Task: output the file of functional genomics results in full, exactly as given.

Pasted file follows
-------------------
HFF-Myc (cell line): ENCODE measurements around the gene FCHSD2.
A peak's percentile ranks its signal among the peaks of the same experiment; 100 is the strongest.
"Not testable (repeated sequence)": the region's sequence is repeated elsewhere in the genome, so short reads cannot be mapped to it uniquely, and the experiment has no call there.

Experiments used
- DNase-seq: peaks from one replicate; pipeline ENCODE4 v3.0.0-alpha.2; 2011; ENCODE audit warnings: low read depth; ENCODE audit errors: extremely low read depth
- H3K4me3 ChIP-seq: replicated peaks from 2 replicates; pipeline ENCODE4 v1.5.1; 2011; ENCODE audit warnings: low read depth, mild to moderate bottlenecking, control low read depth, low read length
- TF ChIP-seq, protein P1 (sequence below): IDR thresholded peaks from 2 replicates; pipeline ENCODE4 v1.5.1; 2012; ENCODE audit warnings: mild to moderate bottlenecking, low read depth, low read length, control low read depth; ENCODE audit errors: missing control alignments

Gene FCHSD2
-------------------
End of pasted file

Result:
HFF-Myc (cell line): ENCODE measurements around the gene FCHSD2.
A peak's percentile ranks its signal among the peaks of the same experiment; 100 is the strongest.
"Not testable (repeated sequence)": the region's sequence is repeated elsewhere in the genome, so short reads cannot be mapped to it uniquely, and the experiment has no call there.

Experiments used
- DNase-seq: peaks from one replicate; pipeline ENCODE4 v3.0.0-alpha.2; 2011; ENCODE audit warnings: low read depth; ENCODE audit errors: extremely low read depth
- H3K4me3 ChIP-seq: replicated peaks from 2 replicates; pipeline ENCODE4 v1.5.1; 2011; ENCODE audit warnings: low read depth, mild to moderate bottlenecking, control low read depth, low read length
- TF ChIP-seq, protein P1 (sequence below): IDR thresholded peaks from 2 replicates; pipeline ENCODE4 v1.5.1; 2012; ENCODE audit warnings: mild to moderate bottlenecking, low read depth, low read length, control low read depth; ENCODE audit errors: missing control alignments

Gene FCHSD2